This summer marks the 45th anniversary of the Foxcroft Academy Band Tour in Romania in 1974. The three-week tour across the former communist-led country was coordinated through the Ambassadors for Friendship program, the Reader’s Digest, and the Romanian Government. Joining 26 select college and high school groups from across the nation, the FA band was the only band in New England selected to participate in the tour. They were chosen for participation because of their high-quality performance for all types of music–their wide range.
Taking part in the tour, the band performed fourteen concerts in nine cities in Romania, then known as “Rumania,” a country behind the Iron Curtain. The trip consisted of one hundred band members and ten chaperones. They traveled in a caravan of three buses to across the large country.
The band’s director at the time, Bob Thorne, led the crew along with band president, Greg Love. The band director’s wife chaperoned, as well as Mr. and Mrs. Andre Chaloux, Mr. and Mrs. Raymond Poulin, Mr. and Mrs. Robert Beek, and Mr. and Mrs. Wayne Champeon.
Before leaving for Romania, the band had to do a lot of fundraising for the event to come, as each student was responsible to pay part of the $500 fee. In doing so, the band would put on performances, host dinners and dances, among other sponsored events, and sell magazine subscriptions.
In preparation for the long journey in a foreign country, the band also had to learn more about the customs of Romania. The band was briefed on the art, history, and industrial and economic status of the country. FA offered lessons in the language so they could speak basic sentences to help them get by. The band was eager to experience culture in a different country and wanted to prepare as much as they could for it.
The FA band began their journey with a 12-hour flight from Bangor to capital city Bucharest, Romania. Interestingly enough, at the time, an American plane could not land in Romania due to government sanctions, so the Romanian government sent a plane to Bangor to fly the students overseas. The band was anxious, though excited for their new experience as they boarded the plane. They landed in Bucharest on June 17th and spent the next two days there before boarding the bus. On their very first day in Bucharest, they performed three concerts.
“I can remember being so excited to go on this trip,” said Steve Robinson, FA Class of 1975. “Many of us hadn’t been outside Maine’s borders, so for us to get the opportunity to do this was amazing.”
Over the course of the next eight days, the band traveled to and performed in the Romanian cities of Baile Herculane, Timisoara, Oradea, Baia, Bistrita, and Tigu Neamt.
The main topic of conversation for the teenagers was the difference in food. They were served tomatoes, cheese, and soup for most meals. The closest thing to an American dish they had was what Romanians called “french fries and steak.”
On June 27th, the band spent a day and night in Leresti, where the students split into groups and had the opportunity to stay with local families. This gave the students the opportunity to see what life was like in a traditional Romanian home, and how it differs from their own in America. This was an eye-opening experience for the band members, as very few of them had experienced different household cultures outside of Maine.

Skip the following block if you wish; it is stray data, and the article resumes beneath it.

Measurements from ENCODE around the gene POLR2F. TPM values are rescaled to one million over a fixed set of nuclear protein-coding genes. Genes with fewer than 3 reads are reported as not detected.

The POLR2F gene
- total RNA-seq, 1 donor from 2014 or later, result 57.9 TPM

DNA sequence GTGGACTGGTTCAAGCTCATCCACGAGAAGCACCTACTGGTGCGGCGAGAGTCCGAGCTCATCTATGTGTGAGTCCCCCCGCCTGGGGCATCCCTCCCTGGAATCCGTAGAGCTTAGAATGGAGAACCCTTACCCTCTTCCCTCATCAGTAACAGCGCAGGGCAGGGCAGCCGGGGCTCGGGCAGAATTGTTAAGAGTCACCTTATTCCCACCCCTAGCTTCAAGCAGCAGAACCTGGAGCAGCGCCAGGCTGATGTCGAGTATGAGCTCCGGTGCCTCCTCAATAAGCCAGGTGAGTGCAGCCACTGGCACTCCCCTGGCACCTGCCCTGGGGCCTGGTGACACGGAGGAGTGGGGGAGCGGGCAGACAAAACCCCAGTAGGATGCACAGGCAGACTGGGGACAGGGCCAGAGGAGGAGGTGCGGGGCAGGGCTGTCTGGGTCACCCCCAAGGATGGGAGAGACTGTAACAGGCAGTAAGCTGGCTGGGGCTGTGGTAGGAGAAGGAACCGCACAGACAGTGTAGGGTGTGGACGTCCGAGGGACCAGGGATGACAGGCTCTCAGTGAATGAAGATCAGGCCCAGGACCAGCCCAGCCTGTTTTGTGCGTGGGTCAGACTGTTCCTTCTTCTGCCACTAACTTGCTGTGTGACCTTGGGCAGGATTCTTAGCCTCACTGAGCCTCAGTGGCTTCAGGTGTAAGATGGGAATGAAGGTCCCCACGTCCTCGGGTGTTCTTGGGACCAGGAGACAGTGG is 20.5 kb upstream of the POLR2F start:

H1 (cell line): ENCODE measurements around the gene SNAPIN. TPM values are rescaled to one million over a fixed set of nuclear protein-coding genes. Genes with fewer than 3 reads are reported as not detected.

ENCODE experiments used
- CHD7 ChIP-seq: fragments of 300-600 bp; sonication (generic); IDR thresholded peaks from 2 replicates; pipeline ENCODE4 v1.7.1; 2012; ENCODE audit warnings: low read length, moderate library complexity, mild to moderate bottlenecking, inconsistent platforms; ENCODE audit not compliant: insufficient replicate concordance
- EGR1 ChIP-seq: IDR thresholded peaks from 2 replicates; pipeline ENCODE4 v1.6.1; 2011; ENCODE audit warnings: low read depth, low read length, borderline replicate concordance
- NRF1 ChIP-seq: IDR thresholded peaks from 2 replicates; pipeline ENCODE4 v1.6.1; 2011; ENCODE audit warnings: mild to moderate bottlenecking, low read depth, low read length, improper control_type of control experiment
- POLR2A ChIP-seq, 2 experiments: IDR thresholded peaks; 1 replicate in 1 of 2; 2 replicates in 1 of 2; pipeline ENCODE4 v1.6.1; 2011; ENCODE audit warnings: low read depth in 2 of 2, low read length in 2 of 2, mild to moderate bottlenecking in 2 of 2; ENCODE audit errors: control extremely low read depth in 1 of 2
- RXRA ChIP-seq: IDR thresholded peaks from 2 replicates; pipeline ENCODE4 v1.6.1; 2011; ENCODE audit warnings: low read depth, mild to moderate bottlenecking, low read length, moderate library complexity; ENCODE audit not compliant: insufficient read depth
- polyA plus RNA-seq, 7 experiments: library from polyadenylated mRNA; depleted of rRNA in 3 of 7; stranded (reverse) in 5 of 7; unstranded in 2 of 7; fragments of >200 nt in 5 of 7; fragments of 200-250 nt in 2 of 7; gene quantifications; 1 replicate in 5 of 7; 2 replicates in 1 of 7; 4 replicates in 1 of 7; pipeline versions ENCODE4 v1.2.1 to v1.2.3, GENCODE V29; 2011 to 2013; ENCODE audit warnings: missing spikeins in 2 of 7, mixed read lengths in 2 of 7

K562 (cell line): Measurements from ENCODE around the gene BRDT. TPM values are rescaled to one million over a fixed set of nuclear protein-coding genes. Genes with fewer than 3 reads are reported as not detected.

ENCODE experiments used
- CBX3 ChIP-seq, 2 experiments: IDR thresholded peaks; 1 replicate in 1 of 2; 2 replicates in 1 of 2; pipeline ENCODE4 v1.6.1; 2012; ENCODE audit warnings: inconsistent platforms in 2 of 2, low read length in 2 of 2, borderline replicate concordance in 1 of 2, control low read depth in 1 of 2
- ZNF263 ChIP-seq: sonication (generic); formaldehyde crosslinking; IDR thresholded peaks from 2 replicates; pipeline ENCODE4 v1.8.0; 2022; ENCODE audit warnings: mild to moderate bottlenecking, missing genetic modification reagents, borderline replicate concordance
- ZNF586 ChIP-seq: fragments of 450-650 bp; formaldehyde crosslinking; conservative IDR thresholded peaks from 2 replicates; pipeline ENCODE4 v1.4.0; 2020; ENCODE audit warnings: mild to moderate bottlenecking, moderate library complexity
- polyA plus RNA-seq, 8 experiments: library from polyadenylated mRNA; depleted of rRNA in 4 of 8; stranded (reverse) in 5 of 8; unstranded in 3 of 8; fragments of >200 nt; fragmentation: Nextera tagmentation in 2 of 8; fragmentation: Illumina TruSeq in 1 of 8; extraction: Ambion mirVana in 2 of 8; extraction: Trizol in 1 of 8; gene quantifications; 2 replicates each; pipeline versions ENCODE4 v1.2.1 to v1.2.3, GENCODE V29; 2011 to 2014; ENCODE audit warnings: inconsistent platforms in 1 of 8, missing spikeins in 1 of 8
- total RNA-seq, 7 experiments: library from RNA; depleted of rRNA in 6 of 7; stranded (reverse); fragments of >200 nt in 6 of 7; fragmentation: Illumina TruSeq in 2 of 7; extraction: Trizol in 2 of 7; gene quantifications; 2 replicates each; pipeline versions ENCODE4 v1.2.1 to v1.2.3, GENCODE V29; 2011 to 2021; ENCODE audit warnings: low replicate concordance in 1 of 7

“The local folks loved all things American,” said Robinson. “We had small gifts to pass out to children like sticks of gum and frisbees, all the things we just had and kind of took for granted. Many of these people didn’t have much, so they really appreciated anything you gave them, even if it was something we would consider as small.”
On top of this experience, the students also experienced the culture at many different restaurants, as they were entertained by singers and dancers dressed in their native costumes. Students noticed that the Romanians were curious about the United States and asked a lot of questions, trying their best to speak fluent English.
Following this experience, the band journeyed to perform in Predea for three days. By this time, they began to tire from their hard work and long days preparing, practicing and performing but they kept their heads up, as the tour was almost finished.
Their last stop on the Ambassadors for Friendship tour was the Black Sea. Starting on July 1st and extending through the American holiday they were missing back at home, Independence Day, the band only performed two concerts during the five days. In their free time, they hit the beach and also shopped and tried the food on the coast. This attraction was their favorite, mostly because the students had more free time then they had before, and the relief and rising anticipation they felt to return home. This was the most relaxing few days they experienced through the whole trip. After their last day on the coast, they returned to Bucharest to prepare for departure home on July 6th.
When the final concert was finished, they boarded the plane and headed back to Bangor. They were happy to return home and sleep in their own beds.
“We are still talking about this trip 45 years later, so it obviously had a profound effect on many of us,” said Robinson. “I kept in touch with a few pen pals for years afterward and always kept my eye on what was happening in Romania. For a kid from Dover-Foxcroft to go behind the Iron Curtain in 1974 is kind of mind-blowing, don’t you think?”
45 years later, Romania has changed. It is a socialist republic, not under communist rule. One thing that hasn’t changed is the memories from over 100 Foxcroft Academy folks that performed, played, and visited a land far away.